Recoveries: Most (79%) analysts do not expect future municipal bond recoveries to be “strong” or “very strong.”

A total of 64% of analysts polled have a “somewhat unfavorable,” “very unfavorable,” “undecided,” or “do not consider ratings” view about Kroll’s municipal bond ratings. This is a slight improvement compared with the total of 66% reported in our 2017 survey.

New Federal Tax Law Makes It Difficult for States to Provide Accurate Revenue Forecasts

Source: Lucy Dadayan, Nelson A. Rockefeller Institute of Government, April 2018

From the press release:
A Rockefeller Institute review of recent state revenue forecasts shows that states are expecting tax revenue growth to be stronger in fiscal year (FY) 2018 compared to FY 2017. Those forecasts remain highly speculative, however, as the full effects of the federal Tax Cuts and Jobs Act (TCJA) remain unknown.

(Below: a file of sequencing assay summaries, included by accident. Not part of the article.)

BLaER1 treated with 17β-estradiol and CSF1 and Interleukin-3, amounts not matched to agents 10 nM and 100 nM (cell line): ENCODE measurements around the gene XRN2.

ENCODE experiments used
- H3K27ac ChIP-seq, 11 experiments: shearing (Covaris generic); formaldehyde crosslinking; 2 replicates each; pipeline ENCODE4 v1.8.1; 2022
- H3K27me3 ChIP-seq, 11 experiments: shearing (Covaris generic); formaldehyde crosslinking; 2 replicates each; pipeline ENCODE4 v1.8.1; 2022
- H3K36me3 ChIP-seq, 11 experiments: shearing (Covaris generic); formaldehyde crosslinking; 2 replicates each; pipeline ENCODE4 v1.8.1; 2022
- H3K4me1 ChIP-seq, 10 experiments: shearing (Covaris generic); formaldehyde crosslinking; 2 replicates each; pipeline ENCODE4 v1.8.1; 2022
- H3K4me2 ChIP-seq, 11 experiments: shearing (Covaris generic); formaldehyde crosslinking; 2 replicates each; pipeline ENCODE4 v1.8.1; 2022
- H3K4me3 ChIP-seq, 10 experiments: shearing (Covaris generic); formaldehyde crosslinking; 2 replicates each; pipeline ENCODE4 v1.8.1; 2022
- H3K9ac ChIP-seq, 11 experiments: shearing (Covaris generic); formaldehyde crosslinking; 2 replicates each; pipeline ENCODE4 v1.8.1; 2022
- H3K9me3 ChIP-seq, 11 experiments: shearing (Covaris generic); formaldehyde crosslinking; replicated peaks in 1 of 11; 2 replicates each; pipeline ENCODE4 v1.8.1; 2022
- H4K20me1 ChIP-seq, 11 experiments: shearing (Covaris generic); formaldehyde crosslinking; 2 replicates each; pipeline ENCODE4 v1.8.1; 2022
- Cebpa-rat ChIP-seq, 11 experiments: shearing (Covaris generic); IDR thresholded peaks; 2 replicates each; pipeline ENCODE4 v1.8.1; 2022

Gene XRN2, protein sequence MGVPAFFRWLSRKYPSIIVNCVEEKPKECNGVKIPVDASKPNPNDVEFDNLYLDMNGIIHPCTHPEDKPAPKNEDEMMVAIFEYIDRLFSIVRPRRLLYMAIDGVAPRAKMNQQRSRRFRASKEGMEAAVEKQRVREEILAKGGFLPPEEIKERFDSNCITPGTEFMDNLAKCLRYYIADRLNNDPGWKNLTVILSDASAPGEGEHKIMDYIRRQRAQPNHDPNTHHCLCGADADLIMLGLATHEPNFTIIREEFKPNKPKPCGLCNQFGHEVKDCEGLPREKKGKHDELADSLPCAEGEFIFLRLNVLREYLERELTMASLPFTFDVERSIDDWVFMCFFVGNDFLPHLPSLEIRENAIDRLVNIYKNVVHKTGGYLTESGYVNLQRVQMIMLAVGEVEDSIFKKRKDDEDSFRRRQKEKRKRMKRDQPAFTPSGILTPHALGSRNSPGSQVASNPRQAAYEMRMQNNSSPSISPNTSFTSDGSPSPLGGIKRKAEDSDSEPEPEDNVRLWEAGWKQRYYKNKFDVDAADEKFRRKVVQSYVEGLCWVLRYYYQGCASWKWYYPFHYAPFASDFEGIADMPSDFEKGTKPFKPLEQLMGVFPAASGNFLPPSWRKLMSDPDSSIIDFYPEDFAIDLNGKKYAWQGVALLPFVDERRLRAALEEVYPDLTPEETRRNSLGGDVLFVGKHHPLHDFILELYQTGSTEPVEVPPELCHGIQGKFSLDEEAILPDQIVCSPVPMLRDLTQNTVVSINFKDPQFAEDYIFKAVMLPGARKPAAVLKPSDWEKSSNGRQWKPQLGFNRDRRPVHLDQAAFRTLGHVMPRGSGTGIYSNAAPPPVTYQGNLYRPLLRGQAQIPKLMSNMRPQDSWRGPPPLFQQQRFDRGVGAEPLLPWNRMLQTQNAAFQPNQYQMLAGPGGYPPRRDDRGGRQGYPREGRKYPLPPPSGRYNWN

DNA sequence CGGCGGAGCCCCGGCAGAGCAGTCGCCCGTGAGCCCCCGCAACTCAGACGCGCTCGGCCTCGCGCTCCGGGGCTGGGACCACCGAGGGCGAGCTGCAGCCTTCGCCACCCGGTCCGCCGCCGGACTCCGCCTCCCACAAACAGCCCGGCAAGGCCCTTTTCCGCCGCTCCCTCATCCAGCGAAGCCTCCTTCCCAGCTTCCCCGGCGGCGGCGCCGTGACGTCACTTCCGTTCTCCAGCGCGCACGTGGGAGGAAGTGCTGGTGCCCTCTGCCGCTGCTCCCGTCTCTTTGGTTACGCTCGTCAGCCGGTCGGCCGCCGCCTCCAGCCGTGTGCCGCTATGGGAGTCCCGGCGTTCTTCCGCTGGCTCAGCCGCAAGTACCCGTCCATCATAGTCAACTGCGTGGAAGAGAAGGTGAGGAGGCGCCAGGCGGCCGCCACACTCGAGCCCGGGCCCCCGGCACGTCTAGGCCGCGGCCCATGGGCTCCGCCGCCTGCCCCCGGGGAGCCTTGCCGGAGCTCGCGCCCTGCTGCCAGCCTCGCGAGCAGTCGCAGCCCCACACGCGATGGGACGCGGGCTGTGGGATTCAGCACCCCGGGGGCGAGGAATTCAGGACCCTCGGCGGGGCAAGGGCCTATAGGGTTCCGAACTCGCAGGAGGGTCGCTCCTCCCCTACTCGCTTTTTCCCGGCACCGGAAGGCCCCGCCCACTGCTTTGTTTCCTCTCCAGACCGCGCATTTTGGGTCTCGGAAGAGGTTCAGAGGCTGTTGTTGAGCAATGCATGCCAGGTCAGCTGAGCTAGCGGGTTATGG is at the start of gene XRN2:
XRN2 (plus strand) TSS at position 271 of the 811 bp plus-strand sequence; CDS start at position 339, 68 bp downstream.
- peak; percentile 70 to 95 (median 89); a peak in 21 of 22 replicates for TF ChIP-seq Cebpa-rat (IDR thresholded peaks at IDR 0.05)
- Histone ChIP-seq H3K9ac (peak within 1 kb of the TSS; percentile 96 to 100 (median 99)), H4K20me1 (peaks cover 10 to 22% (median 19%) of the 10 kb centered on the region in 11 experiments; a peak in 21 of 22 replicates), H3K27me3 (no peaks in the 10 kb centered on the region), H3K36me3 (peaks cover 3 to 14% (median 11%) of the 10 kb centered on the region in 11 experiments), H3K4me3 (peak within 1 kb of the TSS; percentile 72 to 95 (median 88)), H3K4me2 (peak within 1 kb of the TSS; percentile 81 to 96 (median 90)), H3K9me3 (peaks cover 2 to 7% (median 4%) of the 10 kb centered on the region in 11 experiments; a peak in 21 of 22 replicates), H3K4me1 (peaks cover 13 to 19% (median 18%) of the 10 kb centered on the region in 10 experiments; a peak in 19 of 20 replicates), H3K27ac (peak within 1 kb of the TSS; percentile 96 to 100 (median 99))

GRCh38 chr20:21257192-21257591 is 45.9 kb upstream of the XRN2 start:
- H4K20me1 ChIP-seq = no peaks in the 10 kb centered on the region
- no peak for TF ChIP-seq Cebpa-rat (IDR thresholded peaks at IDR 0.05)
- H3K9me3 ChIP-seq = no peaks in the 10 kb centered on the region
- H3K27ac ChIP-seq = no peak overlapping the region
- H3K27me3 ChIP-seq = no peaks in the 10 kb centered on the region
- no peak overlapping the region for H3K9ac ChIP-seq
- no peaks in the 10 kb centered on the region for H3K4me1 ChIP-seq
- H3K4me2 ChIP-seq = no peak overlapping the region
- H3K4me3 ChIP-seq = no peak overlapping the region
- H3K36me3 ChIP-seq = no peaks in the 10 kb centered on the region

The policy brief reviews forecasts for personal income, corporate income, and sales tax revenue in 42 states and finds a median forecast for personal income tax growth at 4.4 percent in 2018 and 4.7 percent in 2019 – significantly stronger than the 2.4 percent actual growth in 2017. Forecasts for corporate income and sales tax revenue are similarly strong compared to actual growth in 2017.

Forecasters in most states are facing higher-than-usual uncertainty as they do not yet have enough data to factor in the effects of the TCJA. California’s executive budget notes, for example, “These estimates do not include any impacts of the federal tax changes passed at the end of 2017…. Changes by individuals and businesses in response to the federal tax incentives will affect revenues in potentially unexpected ways.”